I am the new proud owner of more fenugreek seeds than I will ever use as a spice, so I thought I'd try my hand at sprouting. I have no idea if I will enjoy sprouting or if I will like fenugreek sprouts so I don't want to spend any money on a special tray or anything like that at this point. From what I have read (most notably, this: http://sproutpeople.org/fenugreek.html) it looks like I can just use a big jar with a screen lid. Wouldn't cheesecloth secured with a rubber band do the trick?

Also, I've been warned that there is a salmonella risk in sprouting. What precautions should I take?

Any other sage advice for a novice to sprouting?

1 Answer 1


Per the Foodsafety.gov, since sprouts must necessarily be grown in warm and humid conditions, they are unique among produce items in presenting a risk of food born illness.

Since 1996, there have been at least 30 reported outbreaks of foodborne illness associated with different types of raw and lightly cooked sprouts. Most of these outbreaks were caused by Salmonella and E. coli.

You will have to decide whether you feel this level of risk is acceptable to you.

They suggest the only real mitigation is thoroughly cooking the spouts.

Savvy Vegetarian suggests:

  • Start with very clean containers and utensils, preferably glass - no plastic.
  • Rinse the seeds or beans before soaking.
  • Use purified water for rinsing and soaking.
  • Keep the soaking seeds in a cool place away from direct light.
  • Soak for no more than 12 hours.
  • Drain and rinse once or twice while soaking seeds.
  • Wash your hands before handling the sprouts.
  • Rinse several times a day while growing sprouts.

However, I am not sure I can concur with their assertion that these precautions render spouts as safe as any other produce, as only spouts are grown in warm, moist conditions.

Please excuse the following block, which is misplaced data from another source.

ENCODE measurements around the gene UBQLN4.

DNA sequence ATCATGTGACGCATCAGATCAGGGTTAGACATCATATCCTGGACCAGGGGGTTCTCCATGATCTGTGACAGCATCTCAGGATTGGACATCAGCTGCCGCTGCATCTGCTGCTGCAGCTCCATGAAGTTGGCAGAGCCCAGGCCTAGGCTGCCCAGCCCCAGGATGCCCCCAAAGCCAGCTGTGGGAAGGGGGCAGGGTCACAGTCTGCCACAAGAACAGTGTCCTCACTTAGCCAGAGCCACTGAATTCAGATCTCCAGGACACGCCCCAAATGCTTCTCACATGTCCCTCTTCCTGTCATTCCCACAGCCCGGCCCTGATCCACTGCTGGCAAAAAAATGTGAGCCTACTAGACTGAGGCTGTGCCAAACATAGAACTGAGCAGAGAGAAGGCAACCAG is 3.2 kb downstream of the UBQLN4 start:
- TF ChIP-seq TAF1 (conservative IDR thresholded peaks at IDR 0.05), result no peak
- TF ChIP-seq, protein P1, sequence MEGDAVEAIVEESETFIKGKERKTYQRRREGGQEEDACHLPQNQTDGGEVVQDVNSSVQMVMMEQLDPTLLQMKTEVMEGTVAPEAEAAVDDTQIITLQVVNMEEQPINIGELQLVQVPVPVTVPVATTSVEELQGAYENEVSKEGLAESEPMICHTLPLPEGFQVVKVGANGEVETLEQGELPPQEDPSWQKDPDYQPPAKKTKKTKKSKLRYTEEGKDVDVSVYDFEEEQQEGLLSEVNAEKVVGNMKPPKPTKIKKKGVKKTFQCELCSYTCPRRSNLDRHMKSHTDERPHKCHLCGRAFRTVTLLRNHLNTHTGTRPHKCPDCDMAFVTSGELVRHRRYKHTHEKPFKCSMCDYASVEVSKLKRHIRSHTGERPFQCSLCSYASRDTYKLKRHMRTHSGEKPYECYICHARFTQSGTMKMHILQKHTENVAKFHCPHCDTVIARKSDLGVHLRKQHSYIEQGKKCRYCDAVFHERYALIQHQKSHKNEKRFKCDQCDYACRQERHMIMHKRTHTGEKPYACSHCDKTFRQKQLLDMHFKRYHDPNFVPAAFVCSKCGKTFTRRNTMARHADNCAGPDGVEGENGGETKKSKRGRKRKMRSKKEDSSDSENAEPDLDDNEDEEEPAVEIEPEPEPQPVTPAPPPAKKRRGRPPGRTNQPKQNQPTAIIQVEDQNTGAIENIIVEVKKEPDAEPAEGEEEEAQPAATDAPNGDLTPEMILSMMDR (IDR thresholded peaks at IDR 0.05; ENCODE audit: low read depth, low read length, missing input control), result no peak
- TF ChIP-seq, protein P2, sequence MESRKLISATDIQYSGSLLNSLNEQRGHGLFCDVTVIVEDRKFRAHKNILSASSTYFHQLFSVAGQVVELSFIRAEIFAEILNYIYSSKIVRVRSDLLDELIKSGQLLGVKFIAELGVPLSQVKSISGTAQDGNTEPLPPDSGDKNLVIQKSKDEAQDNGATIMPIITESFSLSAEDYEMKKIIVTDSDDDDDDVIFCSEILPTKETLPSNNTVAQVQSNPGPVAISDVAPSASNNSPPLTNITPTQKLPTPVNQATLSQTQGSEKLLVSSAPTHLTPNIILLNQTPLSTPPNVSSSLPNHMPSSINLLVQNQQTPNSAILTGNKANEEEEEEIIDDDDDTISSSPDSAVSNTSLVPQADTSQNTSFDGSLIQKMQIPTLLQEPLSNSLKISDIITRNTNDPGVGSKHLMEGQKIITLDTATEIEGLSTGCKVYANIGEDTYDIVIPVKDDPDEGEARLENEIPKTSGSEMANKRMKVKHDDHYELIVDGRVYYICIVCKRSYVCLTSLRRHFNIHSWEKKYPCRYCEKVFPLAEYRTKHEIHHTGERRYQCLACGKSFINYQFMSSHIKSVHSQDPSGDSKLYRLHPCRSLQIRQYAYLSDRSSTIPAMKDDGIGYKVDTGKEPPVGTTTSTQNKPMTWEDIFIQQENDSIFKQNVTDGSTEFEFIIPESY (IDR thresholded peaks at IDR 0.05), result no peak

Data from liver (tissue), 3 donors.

• 1
    +1 for good info as always. I gotta say though, at least 30 cases since 1996? That doesn't exactly cause fear in my heart. There have been more confirmed cases in the US of Bubonic Plague since then.
    – Jolenealaska
    Oct 11, 2013 at 22:02
  • I've always used basically the procedure suggested by Savvy Vegetarian (except for using tap water instead of purified. Ahh, the added safety of chlorine!) I would also suggest using plastic aida cloth (such as is used for cross stitch and latch hook) cut to fit inside the ring of a jar lid. It's one less absorbent thing to be harboring bacteria.
    – SourDoh
    Oct 11, 2013 at 22:06
  • @Jolenealaska It says 30 outbreaks, not 30 cases. An outbreak generally means the produce from a farm was contaminated, and given the scale of modern agriculture, that means potentially contaminated food across the US.
    – Cascabel
    Oct 11, 2013 at 22:16
  • I don't get the sense that there is a huge risk at home, but you should be aware that there is a risk, and mitigate it to the extent reasonably possible if you choose to accept it.
    – SAJ14SAJ
    Oct 11, 2013 at 22:25
  • @sourd'oh - Good point about the absorbency. I've got an extra plastic colander, how about just laying that (straight out of the dishwasher) over the jar?
    – Jolenealaska
    Oct 11, 2013 at 22:37

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